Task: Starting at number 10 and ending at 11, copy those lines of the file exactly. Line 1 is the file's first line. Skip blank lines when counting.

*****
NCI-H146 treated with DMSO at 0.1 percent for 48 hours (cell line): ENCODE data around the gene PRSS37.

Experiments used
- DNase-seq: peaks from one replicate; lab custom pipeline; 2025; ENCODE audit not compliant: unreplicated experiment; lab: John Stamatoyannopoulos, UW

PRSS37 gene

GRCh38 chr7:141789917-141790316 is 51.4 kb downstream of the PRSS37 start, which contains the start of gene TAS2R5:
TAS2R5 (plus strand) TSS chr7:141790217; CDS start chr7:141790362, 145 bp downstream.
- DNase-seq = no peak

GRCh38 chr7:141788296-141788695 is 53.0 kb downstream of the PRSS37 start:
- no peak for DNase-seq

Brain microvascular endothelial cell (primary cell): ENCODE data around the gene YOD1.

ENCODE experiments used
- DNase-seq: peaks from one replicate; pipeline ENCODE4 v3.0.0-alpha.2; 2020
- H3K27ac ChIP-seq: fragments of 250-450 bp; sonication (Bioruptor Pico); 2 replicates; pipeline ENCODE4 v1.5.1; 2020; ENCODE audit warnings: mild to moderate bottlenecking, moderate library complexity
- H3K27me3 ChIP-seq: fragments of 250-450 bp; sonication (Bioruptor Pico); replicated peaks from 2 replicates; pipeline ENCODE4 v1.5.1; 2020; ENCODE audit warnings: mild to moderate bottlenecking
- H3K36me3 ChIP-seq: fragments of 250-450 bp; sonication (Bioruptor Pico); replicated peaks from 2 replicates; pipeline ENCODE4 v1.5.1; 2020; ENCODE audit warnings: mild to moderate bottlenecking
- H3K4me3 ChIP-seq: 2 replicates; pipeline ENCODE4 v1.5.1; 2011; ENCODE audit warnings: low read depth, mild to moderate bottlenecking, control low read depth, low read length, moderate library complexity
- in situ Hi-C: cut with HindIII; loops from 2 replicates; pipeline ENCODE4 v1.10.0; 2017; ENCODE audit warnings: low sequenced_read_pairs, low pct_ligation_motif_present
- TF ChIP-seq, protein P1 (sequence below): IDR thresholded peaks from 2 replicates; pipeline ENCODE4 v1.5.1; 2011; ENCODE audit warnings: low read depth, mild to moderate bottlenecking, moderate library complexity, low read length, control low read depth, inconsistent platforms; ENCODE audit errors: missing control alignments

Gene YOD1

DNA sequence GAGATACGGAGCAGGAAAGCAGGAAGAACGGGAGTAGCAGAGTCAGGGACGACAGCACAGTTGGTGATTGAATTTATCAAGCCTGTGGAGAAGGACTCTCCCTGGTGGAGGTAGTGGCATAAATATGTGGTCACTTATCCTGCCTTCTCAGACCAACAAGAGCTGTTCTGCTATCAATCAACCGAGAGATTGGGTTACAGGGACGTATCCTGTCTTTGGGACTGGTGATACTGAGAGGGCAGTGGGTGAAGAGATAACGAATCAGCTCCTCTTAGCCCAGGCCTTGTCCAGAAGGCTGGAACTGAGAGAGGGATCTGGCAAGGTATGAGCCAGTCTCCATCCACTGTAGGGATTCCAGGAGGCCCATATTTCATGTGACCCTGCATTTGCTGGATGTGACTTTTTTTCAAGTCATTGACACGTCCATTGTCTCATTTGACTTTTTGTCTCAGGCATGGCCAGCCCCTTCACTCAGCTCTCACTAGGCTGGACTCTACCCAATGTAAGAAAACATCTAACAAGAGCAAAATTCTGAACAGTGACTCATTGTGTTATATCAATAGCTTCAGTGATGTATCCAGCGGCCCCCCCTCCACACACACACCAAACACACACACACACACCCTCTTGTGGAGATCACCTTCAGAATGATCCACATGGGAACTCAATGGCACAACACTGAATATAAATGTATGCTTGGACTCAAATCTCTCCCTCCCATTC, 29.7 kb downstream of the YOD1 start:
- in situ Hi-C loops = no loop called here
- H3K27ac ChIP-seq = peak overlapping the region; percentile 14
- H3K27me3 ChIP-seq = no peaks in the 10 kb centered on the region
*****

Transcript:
Brain microvascular endothelial cell (primary cell): ENCODE data around the gene YOD1.

ENCODE experiments used